In the mythology of Quebec nationalists, the “night of the long knives” refers to an all-night bargaining session at Ottawa’s Château Laurier hotel during the constitutional talks in the fall of 1981.
That night, provincial representatives reached an agreement among themselves to support Pierre Trudeau’s wide-ranging reforms.
Then Quebec premier René Lévesque, for reasons that are still debated, was not present and felt betrayed, and ultimately refused to sign the Constitution.
But it was at that meeting that the provinces made their support for the reforms contingent on the inclusion of a “notwithstanding clause.”
Leery about losing autonomy to a federal charter of fundamental rights, the provinces extracted a compromise from Trudeau allowing them to override parts of the charter for renewable, five-year periods.
Jean Chrétien, who was then Trudeau’s justice minister, downplayed its importance at the time. It would only be used to “correct absurd situations,” he told the House of Commons.
Indeed, at one point in the 1990s, the clause was so little used that some jurists wondered if it was, effectively, dead. Since then, however, it has been invoked occasionally.
Fast forward to June 2019. Quebec’s nationalist premier, François Legault, passes his government’s flagship piece of legislation, a ban on religious symbols in large parts of the civil service.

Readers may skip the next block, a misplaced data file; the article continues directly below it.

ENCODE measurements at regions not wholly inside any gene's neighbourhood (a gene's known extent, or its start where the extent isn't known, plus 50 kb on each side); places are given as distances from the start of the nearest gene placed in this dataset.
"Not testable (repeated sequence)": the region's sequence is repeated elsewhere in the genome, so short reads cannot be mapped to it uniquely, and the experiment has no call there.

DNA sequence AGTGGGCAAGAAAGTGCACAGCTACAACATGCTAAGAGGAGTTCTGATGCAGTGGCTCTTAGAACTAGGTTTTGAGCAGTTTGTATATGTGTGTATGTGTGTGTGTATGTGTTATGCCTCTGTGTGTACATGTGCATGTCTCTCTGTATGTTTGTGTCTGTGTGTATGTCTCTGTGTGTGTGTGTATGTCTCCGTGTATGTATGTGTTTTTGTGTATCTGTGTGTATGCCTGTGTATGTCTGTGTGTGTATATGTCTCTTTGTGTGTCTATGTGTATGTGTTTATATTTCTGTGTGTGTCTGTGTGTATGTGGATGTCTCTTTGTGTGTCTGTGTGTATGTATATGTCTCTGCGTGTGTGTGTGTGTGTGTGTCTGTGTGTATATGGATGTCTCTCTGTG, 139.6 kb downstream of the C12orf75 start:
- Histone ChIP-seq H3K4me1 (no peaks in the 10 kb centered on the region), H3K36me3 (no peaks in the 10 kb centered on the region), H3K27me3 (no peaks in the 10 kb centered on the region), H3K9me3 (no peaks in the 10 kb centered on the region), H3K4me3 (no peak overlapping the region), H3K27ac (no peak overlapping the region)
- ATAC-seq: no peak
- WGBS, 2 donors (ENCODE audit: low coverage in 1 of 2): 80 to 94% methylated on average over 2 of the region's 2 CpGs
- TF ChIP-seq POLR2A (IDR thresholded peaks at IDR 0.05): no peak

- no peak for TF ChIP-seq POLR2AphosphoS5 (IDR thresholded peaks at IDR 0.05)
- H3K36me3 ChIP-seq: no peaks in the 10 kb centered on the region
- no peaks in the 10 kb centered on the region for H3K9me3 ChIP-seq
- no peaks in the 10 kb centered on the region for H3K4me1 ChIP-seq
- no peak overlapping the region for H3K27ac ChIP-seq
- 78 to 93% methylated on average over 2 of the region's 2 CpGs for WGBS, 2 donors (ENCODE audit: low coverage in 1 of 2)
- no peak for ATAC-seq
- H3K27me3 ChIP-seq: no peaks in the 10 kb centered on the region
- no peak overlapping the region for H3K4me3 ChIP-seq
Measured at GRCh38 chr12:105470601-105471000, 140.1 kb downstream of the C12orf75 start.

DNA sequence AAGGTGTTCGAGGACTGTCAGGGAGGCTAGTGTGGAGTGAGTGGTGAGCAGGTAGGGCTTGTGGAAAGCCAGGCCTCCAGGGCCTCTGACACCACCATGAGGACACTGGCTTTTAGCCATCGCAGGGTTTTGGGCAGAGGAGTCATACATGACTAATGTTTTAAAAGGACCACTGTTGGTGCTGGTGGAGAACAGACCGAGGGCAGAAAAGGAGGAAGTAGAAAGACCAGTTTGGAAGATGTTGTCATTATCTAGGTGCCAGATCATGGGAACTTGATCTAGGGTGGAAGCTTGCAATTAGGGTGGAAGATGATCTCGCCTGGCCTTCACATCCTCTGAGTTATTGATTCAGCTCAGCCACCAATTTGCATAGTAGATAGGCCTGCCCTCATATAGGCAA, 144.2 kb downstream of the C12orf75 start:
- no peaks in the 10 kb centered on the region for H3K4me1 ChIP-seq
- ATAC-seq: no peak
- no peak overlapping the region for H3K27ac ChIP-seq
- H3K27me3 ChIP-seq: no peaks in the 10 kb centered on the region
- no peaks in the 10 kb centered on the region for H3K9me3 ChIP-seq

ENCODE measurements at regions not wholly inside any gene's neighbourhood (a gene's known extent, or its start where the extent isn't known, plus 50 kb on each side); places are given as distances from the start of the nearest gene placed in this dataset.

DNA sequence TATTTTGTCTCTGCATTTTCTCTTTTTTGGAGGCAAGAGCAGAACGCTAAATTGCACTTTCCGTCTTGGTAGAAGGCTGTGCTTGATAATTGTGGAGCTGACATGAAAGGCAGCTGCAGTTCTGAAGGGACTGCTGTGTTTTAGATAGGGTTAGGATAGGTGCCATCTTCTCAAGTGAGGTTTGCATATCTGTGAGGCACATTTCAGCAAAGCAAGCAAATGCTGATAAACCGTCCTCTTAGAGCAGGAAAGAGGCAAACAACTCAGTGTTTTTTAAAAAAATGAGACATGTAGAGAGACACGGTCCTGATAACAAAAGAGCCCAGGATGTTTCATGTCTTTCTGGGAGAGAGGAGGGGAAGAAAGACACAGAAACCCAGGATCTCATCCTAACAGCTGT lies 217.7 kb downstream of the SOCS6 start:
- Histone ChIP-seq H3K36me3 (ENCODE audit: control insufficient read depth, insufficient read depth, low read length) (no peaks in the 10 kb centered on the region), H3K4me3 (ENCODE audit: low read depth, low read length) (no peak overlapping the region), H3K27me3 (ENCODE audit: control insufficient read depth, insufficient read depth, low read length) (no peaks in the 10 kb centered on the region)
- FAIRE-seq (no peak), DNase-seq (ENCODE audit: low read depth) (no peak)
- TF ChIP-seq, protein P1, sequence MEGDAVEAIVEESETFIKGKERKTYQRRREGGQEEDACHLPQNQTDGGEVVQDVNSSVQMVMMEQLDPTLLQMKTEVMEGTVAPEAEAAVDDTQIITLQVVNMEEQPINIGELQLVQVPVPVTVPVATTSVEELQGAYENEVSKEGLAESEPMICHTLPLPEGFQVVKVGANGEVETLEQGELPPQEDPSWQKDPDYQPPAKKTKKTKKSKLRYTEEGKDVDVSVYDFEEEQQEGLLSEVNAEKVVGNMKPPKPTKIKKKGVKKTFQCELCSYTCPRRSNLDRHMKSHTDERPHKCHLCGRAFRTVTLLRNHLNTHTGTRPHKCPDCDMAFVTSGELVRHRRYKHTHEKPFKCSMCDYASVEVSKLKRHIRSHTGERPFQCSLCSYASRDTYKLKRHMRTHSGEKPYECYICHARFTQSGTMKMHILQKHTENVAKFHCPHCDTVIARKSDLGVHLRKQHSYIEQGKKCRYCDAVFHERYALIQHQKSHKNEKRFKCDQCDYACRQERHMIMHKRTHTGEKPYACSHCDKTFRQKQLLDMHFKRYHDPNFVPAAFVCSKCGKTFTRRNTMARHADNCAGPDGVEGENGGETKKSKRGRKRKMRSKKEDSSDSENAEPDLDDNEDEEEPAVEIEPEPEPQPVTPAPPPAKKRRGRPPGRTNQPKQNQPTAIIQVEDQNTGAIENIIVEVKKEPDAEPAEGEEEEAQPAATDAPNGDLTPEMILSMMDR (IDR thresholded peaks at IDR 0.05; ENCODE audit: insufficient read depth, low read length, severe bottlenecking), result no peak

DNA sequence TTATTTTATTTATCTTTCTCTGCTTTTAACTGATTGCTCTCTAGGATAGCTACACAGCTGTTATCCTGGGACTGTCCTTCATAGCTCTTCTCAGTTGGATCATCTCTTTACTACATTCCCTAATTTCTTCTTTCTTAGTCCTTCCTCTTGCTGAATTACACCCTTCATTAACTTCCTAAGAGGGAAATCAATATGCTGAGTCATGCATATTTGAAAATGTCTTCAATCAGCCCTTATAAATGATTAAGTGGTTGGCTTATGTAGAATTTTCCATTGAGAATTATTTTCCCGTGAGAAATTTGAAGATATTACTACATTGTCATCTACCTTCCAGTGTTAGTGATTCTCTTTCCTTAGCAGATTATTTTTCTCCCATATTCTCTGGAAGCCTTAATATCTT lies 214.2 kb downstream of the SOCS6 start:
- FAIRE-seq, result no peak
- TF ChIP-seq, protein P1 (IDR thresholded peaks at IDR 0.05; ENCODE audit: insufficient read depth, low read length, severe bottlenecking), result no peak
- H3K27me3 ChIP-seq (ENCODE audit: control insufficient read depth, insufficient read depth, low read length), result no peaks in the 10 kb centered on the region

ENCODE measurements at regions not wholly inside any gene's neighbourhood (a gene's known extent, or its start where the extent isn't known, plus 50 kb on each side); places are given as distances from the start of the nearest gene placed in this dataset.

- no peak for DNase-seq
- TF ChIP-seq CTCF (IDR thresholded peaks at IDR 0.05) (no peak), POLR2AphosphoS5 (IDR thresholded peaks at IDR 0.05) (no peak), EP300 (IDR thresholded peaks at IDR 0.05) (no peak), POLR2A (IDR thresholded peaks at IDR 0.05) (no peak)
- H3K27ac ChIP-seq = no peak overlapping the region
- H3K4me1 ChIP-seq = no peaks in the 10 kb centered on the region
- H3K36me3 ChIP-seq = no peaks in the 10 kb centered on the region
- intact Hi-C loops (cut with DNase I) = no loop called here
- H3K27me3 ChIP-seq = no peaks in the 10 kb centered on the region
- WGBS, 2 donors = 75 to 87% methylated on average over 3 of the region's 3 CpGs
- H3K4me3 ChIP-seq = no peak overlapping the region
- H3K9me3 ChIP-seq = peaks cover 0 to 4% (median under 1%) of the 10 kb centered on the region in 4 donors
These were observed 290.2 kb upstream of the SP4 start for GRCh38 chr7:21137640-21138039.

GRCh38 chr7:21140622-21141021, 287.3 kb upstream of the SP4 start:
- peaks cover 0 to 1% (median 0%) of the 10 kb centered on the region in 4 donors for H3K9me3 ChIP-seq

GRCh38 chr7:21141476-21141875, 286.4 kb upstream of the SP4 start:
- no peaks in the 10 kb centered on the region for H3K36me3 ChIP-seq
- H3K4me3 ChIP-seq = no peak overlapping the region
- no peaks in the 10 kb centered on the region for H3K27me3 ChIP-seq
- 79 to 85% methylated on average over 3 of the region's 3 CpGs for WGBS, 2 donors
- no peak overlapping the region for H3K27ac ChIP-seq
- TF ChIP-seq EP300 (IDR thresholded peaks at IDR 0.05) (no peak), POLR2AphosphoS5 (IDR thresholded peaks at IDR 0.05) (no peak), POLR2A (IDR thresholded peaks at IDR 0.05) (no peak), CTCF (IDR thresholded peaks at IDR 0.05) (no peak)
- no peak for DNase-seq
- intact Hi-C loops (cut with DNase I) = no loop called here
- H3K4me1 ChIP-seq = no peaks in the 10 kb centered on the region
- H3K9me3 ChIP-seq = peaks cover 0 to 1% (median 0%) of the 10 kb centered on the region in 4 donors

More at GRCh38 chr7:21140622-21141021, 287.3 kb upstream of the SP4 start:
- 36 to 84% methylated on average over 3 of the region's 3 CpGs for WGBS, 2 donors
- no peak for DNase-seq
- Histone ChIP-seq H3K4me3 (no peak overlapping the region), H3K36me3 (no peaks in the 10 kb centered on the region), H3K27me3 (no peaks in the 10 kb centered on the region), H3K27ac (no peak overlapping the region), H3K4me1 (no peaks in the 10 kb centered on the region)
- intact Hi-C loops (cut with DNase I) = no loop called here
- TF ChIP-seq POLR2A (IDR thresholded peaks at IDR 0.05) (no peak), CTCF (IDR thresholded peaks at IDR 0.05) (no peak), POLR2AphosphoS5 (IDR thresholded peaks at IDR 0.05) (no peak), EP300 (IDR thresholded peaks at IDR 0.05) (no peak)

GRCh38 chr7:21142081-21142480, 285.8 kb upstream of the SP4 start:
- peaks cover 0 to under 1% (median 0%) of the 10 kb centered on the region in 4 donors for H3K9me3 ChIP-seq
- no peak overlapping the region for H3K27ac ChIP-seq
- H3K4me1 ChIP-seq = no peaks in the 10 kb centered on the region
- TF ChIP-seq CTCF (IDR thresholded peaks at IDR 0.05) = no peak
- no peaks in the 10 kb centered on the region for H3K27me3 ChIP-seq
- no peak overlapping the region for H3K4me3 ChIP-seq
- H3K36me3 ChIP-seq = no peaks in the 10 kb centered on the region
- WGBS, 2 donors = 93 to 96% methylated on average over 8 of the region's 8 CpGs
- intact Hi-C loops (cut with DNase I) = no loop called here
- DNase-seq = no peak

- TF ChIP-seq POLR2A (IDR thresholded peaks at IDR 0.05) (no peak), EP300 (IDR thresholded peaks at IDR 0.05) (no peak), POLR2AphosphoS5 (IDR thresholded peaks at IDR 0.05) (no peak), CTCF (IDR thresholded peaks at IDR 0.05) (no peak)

Muslim women, in particular, feel targeted. Civil rights groups accuse the government of discriminating against minorities.
But in passing the Laicity Act, Legault invoked the notwithstanding clause, hoping to protect it from claims the ban violated rights now protected by the Charter of Rights and Freedoms.
And if the law, cherished by Quebec’s nationalists, is mostly still intact today, it is largely because of the notwithstanding clause — that bargain agreed to behind Lévesque’s back.
Legally violating rights, or saved by the clause
On Tuesday, a Quebec Superior Court judge ruled on the first set of constitutional challenges launched against the Laicity Act, widely known as Bill or Law 21.
In a 240-page decision, Justice Marc-André Blanchard upheld most of the provisions that ban public employees such as teachers, police officers and prosecutors from wearing religious symbols at work.
But at several points, Blanchard also says the law violates the basic rights of religious minorities in the province.
“[Bill 21] brings about serious and negative consequences for all people who display religious symbols in public,” he writes at one point.
Elsewhere he notes, “the evidence undoubtedly shows that the effects of Law 21 will be felt negatively above all by Muslim women,” adding that it violates both their religious freedom and freedom of expression.
The notwithstanding clause, however, prevents the plaintiffs from appealing to those charter rights that protect religious freedom, freedom of expression or gender equality.
As Blanchard explains, it doesn’t matter what rights are overridden by the clause. All that matters is that proper procedure is followed when invoking it, which Quebec did.